Green, Beal ejected in Warriors’ comeback win vs. Wizards
OAKLAND, Calif. — The Golden State Warriors got huge second-half contributions from the bench in a 120-117 come-from-behind win over the Washington Wizards on Friday night. All it took was having All-Star forward Draymond Green ejected from the game.
David West, Kevon Looney and Omri Casspi combined for 16 of Golden State’s 33 points in the fourth quarter as the Warriors, down 18 midway through the third quarter, ran down the Wizards in the final minutes after trailing for most of the evening.
Green was ejected with 19.5 seconds to go in the first half. That loosened up playing time on the front line as West, Looney and Casspi, all 6-foot-9 reserve forwards, got a chance to shine.
“We don’t win without those three guys,” Warriors forward Kevin Durant said.
Durant led the Warriors with 31 points, 24 of them in the second half as the defending NBA champs pulled themselves out of their lethargy to run their record to 4-2.
The loss of Green was unexpected. He and Wizards guard Bradley Beal fought it out with the rest of both teams heading down court. Beal seemed to have slapped Green and put him in a headlock before players from both sides and officials raced in to break it up. Both players were ejected.
“It was a scuffle,” Beal said afterward. “I’m not going to go into details about it. I’ll do that with the league tomorrow. We just got into it, and things got out of hand and we both got ejected.”
Beal said he apologized to his teammates at halftime and again after the game. He had 14 first-half points as the Wizards raced to a 67-53 halftime lead. Without him, the Washington offense went from boil to simmer in the second half, allowing the Warriors a chance to rally.
Wizards coach Scott Brooks said he wasn’t “getting involved in that” when the subject of the fight came up. But he admitted the game changed after that.
“It’s tough to lose one of our best players,” he said of Beal. “He’s one of the best players in the league, but that’s the way it goes. Our guys still gave great effort.”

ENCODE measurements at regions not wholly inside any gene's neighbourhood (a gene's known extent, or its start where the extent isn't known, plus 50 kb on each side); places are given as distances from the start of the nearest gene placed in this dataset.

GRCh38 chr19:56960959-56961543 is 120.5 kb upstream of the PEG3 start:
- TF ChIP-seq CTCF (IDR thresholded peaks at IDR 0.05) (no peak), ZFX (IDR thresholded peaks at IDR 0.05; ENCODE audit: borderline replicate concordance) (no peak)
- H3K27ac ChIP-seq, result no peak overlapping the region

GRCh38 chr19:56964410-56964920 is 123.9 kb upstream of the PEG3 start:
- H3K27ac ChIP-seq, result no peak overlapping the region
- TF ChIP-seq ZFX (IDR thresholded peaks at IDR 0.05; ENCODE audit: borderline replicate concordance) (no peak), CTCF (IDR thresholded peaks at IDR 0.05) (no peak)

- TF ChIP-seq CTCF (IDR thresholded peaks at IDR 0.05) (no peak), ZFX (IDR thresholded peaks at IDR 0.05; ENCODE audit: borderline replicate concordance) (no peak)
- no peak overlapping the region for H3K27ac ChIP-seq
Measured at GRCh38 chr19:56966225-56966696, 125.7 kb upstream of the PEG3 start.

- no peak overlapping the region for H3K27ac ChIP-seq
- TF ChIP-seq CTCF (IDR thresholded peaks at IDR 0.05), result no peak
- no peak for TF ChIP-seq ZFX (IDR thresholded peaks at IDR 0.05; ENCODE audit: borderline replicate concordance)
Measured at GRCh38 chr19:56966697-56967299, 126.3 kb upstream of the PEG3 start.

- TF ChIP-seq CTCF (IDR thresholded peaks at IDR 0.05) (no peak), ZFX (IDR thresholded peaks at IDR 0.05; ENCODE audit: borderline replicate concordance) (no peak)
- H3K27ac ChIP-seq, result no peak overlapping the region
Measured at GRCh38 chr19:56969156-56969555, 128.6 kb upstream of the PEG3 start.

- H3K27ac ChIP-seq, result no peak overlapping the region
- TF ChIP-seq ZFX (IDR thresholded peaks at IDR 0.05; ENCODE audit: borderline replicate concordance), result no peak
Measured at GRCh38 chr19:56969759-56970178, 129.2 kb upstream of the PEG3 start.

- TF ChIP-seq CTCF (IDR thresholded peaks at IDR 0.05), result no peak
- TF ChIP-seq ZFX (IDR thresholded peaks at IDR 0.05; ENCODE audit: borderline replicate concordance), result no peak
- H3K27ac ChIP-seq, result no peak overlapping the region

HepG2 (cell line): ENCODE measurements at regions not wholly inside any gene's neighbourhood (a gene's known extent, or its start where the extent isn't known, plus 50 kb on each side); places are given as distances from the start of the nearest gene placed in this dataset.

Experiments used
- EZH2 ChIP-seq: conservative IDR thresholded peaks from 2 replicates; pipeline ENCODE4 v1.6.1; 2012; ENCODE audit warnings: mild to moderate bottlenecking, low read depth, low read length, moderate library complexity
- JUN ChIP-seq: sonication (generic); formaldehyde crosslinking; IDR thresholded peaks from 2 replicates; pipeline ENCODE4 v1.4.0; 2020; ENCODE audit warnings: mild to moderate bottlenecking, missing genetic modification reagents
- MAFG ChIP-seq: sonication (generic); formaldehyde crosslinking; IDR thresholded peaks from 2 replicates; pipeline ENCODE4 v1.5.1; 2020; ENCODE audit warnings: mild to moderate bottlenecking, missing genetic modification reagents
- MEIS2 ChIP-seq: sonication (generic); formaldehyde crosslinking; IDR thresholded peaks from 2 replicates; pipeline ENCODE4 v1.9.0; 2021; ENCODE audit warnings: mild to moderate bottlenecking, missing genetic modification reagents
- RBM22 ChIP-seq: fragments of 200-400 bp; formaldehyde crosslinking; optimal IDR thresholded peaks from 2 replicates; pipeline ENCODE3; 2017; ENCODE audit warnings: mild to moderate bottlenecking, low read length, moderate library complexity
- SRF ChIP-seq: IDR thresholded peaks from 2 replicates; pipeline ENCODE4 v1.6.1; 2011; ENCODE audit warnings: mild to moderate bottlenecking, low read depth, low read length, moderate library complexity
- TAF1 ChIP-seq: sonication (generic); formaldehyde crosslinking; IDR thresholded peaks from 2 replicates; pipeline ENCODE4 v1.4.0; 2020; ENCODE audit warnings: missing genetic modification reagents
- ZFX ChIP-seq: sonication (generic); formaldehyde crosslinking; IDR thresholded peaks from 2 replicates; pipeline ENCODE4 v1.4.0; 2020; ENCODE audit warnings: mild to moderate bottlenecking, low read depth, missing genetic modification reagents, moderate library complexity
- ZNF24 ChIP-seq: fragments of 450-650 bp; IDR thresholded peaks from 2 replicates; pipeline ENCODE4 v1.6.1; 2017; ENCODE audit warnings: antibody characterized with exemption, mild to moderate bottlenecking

Green declined to talk after the game, but his teammates came to his defense, with Durant saying “Brad and Draymond both really want to win; it happens. It’s unfortunate Draymond got tossed out for getting punched, but that’s just how it is.”
To get within 10 points down at 97-87 at three quarters, Golden State needed a jump-start from guard Steph Curry, who’d been silent before hitting two 3-pointers and two free throws in the final 57 seconds to get the Warriors close.
West, Looney and Casspi triggered the 33-20 surge in the fourth quarter with no small amount of help from Durant, who scored 10 in the quarter. It was an Andre Iguodala layup off a Curry pass that gave the Warriors the lead for good at 111-109 with 3:13 to play.
Still, the Warriors didn’t put the game away for good until there were four seconds left when John Wall and Jodie Meeks both missed 3-pointers in the final four seconds that would have forced overtime.
“We were up 10 going into the fourth,” Wall said. “And then ... I think David West was the MVP of the game.”
NOTES: Golden State has rallied from 15 or more points down to win games 23 times since the 2014-15 season. That’s the most in the NBA over that space. ... On the night the Warriors celebrated the legacy of Al Attles, the former player and coach was hospitalized and couldn’t make it. Warriors coach Steve Kerr, a huge Attles fan, was wearing an Attles-inspired retro suit from the 1970s, black with a huge pre-disco butterfly collar. ... Rookie F Jordan Bell, who had played in each of the Warriors’ first five games, was inactive. Kerr said he wanted Bell to sit, watch and take in some of the nuance of the game. ... Golden State G Shaun Livingston took the game off to attend the funeral of Devin Harris’ brother. ... The Wizards have allowed over 100 points in all five games this season, with the Warriors 120 the highest total so far. ... G Bradley Beal said that a 3-1 record coming into Friday didn’t mask that Washington was making too many defensive mistakes and had to turn that around. “We have to. It’s beyond important,” Beal said. “If we don’t communicate, they’re going to beat you by 30. It’s not like we don’t like each other. It’s not like we have a problem with each other. It’s just a matter of us just doing it. We know what we need to do. It starts with talking. It starts with leadership.”